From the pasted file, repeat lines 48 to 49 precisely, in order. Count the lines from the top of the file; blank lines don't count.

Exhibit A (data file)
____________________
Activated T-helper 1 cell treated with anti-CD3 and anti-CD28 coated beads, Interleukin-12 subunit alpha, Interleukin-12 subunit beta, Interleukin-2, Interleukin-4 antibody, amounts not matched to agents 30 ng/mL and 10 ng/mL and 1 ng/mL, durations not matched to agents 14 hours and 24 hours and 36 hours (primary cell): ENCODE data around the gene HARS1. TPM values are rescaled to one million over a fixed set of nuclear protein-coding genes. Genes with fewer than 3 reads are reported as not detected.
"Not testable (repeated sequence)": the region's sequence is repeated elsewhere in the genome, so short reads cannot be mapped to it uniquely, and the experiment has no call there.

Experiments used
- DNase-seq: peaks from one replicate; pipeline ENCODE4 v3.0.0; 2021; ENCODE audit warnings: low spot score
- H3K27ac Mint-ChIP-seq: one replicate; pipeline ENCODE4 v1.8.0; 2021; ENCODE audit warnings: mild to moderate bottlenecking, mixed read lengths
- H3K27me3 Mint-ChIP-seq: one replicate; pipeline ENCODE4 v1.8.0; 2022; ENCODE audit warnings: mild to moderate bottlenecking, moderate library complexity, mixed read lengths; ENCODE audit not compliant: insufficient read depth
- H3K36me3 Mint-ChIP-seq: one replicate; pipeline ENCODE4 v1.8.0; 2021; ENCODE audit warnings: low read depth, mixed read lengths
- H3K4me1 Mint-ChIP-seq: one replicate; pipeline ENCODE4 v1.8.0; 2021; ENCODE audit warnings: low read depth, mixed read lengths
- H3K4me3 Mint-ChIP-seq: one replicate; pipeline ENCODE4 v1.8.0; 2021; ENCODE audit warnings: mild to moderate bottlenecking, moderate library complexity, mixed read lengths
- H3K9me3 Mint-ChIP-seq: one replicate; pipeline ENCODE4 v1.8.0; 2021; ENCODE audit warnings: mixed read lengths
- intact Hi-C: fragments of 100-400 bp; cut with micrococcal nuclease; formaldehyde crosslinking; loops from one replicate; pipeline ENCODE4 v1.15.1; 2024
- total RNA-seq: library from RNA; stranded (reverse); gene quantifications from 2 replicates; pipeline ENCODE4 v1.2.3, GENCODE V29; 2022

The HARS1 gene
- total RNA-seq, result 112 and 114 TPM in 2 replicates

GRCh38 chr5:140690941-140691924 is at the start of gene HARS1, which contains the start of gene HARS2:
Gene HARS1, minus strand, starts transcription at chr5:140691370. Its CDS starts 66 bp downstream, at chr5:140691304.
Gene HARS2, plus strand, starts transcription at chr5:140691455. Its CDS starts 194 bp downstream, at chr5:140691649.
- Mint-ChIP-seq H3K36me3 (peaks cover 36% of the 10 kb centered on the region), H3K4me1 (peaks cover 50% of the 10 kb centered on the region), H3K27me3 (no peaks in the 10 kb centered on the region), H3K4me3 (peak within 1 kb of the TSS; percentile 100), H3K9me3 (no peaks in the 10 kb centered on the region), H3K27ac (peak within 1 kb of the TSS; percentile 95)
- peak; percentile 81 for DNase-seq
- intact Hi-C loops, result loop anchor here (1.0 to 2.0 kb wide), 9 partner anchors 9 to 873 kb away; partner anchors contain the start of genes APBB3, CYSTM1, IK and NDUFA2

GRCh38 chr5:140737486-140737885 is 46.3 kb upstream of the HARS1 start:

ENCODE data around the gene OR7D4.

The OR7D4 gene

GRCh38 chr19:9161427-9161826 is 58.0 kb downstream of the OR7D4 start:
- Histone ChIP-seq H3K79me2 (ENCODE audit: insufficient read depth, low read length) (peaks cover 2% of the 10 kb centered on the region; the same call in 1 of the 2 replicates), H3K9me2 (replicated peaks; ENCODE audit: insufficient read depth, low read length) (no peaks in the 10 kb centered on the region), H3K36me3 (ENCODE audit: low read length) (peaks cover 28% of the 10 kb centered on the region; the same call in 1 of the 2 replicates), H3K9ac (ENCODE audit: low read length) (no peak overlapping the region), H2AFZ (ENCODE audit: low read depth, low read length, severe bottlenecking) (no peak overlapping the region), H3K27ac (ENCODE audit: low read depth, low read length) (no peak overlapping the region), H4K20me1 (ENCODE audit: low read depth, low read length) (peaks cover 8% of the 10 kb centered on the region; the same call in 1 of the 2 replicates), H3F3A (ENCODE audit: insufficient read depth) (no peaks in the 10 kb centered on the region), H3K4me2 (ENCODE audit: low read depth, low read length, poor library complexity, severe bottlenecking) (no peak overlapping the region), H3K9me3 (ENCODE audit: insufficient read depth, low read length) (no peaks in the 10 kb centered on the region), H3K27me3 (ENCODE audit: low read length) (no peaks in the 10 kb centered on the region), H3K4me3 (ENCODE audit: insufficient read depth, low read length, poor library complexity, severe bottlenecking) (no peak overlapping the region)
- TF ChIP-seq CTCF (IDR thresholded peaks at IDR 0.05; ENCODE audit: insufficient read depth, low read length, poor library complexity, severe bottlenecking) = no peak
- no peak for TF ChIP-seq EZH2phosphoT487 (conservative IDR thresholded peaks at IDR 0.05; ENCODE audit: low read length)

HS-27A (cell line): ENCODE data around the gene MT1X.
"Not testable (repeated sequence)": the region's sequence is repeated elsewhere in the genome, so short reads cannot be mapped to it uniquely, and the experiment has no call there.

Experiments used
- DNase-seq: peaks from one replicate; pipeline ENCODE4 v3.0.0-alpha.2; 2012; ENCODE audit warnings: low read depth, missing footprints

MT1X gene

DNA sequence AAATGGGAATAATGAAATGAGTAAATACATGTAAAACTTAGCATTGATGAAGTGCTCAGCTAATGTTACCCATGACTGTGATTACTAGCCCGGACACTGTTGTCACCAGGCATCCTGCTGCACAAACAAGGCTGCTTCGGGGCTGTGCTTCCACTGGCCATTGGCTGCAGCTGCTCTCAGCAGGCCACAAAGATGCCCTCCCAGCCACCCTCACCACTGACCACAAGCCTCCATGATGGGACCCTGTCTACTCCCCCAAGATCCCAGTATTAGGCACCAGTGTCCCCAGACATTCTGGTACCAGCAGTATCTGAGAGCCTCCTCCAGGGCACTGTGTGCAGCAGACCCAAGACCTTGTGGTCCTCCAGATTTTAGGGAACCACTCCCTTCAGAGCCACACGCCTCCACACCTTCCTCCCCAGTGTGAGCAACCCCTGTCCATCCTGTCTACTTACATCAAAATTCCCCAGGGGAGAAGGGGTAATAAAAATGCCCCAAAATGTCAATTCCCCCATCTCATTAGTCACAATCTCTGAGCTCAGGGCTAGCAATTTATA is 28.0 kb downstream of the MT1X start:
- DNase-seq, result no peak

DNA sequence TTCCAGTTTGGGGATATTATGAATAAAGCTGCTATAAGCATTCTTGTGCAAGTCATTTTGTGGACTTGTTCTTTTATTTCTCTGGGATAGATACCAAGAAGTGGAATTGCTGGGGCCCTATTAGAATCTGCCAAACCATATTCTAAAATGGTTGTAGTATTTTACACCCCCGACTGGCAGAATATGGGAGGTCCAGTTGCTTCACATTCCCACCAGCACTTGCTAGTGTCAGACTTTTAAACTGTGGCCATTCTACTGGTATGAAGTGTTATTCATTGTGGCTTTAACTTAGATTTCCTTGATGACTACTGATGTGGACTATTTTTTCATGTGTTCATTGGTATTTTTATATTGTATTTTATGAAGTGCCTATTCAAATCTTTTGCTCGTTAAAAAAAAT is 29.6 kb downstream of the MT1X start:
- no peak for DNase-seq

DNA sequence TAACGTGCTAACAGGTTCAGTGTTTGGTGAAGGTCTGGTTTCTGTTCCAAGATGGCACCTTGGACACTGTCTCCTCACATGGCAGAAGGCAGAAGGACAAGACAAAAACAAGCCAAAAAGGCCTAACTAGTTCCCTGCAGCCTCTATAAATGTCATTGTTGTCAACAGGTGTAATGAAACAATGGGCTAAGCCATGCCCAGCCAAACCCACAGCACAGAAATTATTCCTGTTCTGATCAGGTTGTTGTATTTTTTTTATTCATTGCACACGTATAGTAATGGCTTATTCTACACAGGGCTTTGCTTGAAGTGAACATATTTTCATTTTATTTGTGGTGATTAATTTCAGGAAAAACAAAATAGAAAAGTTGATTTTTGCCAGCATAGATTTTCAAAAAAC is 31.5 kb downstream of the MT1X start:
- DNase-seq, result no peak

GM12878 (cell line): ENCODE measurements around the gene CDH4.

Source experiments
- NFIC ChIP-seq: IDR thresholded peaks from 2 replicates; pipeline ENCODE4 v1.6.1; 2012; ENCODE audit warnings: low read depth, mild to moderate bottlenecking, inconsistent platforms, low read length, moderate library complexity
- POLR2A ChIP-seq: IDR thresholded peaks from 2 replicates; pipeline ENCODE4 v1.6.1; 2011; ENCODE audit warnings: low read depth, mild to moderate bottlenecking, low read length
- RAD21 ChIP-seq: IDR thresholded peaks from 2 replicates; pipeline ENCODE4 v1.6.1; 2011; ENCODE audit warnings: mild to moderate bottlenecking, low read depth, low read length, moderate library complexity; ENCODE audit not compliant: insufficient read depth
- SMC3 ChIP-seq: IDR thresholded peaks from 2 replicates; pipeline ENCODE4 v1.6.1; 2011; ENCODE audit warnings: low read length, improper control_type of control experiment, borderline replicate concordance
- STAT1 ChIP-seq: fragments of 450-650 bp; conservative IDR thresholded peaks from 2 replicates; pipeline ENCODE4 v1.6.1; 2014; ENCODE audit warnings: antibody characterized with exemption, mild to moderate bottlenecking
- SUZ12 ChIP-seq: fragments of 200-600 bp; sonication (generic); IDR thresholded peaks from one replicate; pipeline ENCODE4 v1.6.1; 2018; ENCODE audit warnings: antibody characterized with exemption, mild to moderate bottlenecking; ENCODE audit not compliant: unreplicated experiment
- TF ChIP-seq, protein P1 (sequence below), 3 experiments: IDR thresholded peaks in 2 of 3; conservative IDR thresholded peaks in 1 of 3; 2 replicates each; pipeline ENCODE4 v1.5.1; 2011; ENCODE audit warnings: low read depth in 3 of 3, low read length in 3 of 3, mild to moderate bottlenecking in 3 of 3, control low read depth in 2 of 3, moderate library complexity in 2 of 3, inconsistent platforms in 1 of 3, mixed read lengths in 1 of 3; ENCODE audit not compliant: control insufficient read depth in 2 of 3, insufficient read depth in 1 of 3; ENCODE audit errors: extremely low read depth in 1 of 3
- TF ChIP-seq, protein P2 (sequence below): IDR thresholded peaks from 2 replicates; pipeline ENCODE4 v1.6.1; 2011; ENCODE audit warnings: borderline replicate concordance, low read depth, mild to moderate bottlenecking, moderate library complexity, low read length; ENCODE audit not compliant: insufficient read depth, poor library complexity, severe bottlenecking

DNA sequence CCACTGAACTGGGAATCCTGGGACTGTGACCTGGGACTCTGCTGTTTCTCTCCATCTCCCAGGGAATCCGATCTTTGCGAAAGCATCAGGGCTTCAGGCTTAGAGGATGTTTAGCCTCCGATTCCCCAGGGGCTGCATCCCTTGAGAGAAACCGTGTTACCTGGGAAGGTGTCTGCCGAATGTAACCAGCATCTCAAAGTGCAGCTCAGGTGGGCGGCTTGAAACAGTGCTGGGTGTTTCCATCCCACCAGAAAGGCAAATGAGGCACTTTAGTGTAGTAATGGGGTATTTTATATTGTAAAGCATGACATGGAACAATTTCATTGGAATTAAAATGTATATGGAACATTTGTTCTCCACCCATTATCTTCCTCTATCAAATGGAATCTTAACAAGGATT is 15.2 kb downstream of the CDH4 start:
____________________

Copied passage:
- TF ChIP-seq, protein P2 (sequence below): IDR thresholded peaks from 2 replicates; pipeline ENCODE4 v1.6.1; 2011; ENCODE audit warnings: borderline replicate concordance, low read depth, mild to moderate bottlenecking, moderate library complexity, low read length; ENCODE audit not compliant: insufficient read depth, poor library complexity, severe bottlenecking

DNA sequence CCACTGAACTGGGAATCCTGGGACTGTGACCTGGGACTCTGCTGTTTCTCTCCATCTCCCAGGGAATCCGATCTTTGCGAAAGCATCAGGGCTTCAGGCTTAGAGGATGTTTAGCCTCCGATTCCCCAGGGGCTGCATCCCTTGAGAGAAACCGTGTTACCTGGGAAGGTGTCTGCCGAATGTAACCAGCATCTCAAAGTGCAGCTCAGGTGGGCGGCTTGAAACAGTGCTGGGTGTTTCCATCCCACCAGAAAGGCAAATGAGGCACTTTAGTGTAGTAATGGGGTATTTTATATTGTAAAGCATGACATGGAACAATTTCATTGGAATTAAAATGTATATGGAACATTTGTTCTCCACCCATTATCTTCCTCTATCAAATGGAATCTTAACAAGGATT is 15.2 kb downstream of the CDH4 start: